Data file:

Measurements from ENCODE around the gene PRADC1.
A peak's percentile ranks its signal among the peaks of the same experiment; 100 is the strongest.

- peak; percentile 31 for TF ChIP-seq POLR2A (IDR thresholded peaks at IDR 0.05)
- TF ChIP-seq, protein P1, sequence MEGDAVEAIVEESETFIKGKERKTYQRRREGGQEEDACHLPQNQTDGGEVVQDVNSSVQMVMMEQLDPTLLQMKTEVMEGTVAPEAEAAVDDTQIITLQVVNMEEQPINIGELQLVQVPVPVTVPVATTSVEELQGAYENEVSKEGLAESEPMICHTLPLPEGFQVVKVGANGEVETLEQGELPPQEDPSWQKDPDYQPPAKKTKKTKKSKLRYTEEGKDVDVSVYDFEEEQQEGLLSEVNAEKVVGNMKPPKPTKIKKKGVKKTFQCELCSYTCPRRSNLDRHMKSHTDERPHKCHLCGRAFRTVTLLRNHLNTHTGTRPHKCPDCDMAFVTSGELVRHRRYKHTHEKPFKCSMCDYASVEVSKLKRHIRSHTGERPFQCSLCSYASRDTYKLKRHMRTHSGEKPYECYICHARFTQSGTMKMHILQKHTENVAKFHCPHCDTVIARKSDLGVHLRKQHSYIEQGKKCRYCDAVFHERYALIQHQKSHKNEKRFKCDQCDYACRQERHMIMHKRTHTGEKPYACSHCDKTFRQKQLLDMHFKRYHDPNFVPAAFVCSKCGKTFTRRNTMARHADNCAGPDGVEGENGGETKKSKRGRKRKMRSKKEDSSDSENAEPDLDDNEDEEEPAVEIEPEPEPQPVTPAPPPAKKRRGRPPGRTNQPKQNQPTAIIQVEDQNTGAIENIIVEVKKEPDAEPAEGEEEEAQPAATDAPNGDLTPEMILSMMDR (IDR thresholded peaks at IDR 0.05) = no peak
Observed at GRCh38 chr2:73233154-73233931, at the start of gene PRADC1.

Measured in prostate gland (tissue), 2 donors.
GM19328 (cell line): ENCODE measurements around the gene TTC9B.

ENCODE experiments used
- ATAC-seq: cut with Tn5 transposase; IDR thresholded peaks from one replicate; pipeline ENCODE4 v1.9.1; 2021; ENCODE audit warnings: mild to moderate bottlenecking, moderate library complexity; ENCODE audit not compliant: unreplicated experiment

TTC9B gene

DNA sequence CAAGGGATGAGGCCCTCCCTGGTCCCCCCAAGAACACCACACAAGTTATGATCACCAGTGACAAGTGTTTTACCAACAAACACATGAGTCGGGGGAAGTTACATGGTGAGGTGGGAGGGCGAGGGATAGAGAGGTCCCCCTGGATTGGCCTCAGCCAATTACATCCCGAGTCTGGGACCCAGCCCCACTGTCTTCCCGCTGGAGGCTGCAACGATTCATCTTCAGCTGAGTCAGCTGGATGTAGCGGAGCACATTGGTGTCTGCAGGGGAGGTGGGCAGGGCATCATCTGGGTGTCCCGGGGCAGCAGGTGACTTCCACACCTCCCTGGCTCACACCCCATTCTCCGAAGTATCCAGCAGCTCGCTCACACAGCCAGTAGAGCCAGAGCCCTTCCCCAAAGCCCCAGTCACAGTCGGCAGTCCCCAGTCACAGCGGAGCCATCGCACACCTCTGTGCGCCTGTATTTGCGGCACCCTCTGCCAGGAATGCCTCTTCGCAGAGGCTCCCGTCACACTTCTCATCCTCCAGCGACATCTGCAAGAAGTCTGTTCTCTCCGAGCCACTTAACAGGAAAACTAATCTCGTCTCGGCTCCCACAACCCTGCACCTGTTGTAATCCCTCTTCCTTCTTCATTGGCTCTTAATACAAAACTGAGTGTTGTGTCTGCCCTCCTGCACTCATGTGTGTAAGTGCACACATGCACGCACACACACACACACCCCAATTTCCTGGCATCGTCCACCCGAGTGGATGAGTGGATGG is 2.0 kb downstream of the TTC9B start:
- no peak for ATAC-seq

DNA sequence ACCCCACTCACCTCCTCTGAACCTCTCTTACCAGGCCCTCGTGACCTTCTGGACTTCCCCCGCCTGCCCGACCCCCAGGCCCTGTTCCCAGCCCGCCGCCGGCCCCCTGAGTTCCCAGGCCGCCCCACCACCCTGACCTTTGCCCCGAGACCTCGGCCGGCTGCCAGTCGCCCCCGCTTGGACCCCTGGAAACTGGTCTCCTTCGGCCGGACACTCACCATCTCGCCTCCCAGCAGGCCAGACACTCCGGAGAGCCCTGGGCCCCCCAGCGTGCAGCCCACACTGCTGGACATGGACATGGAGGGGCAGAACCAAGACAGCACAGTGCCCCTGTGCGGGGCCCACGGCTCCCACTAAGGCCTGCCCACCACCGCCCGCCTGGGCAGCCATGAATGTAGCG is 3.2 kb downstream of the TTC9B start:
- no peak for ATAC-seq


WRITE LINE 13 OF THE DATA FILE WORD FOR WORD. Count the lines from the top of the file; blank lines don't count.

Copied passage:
DNA sequence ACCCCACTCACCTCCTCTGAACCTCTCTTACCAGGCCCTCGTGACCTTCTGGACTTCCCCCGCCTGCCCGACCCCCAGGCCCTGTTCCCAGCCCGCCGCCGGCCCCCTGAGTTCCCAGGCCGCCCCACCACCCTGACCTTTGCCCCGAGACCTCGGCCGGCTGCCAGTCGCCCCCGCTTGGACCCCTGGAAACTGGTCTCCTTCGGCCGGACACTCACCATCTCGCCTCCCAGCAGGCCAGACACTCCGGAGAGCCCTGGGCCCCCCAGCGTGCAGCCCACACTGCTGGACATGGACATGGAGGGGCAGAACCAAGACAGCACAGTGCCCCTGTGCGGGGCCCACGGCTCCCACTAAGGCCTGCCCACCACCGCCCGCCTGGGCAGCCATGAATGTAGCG is 3.2 kb downstream of the TTC9B start: